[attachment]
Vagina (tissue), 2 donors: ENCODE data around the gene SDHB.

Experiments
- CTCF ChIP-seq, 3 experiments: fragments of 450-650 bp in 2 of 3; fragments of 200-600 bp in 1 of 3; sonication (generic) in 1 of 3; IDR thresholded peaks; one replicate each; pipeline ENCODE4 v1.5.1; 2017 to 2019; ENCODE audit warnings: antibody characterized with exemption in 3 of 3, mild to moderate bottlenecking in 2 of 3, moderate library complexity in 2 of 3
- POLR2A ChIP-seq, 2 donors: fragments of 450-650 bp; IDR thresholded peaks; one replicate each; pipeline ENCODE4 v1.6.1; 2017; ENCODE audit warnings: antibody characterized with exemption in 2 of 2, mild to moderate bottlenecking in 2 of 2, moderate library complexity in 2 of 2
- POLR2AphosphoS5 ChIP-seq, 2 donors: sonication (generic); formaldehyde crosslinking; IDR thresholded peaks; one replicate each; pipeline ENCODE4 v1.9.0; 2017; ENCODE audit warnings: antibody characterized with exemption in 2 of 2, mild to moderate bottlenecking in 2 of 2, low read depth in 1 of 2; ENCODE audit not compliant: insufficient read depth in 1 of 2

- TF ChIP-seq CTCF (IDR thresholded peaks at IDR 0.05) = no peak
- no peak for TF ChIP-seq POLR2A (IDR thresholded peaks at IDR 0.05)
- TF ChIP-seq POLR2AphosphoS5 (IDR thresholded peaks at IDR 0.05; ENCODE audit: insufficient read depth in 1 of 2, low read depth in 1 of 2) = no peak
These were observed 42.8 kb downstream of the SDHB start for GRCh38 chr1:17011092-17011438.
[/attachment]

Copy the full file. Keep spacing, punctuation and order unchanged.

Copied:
Vagina (tissue), 2 donors: ENCODE data around the gene SDHB.

Experiments
- CTCF ChIP-seq, 3 experiments: fragments of 450-650 bp in 2 of 3; fragments of 200-600 bp in 1 of 3; sonication (generic) in 1 of 3; IDR thresholded peaks; one replicate each; pipeline ENCODE4 v1.5.1; 2017 to 2019; ENCODE audit warnings: antibody characterized with exemption in 3 of 3, mild to moderate bottlenecking in 2 of 3, moderate library complexity in 2 of 3
- POLR2A ChIP-seq, 2 donors: fragments of 450-650 bp; IDR thresholded peaks; one replicate each; pipeline ENCODE4 v1.6.1; 2017; ENCODE audit warnings: antibody characterized with exemption in 2 of 2, mild to moderate bottlenecking in 2 of 2, moderate library complexity in 2 of 2
- POLR2AphosphoS5 ChIP-seq, 2 donors: sonication (generic); formaldehyde crosslinking; IDR thresholded peaks; one replicate each; pipeline ENCODE4 v1.9.0; 2017; ENCODE audit warnings: antibody characterized with exemption in 2 of 2, mild to moderate bottlenecking in 2 of 2, low read depth in 1 of 2; ENCODE audit not compliant: insufficient read depth in 1 of 2

- TF ChIP-seq CTCF (IDR thresholded peaks at IDR 0.05) = no peak
- no peak for TF ChIP-seq POLR2A (IDR thresholded peaks at IDR 0.05)
- TF ChIP-seq POLR2AphosphoS5 (IDR thresholded peaks at IDR 0.05; ENCODE audit: insufficient read depth in 1 of 2, low read depth in 1 of 2) = no peak
These were observed 42.8 kb downstream of the SDHB start for GRCh38 chr1:17011092-17011438.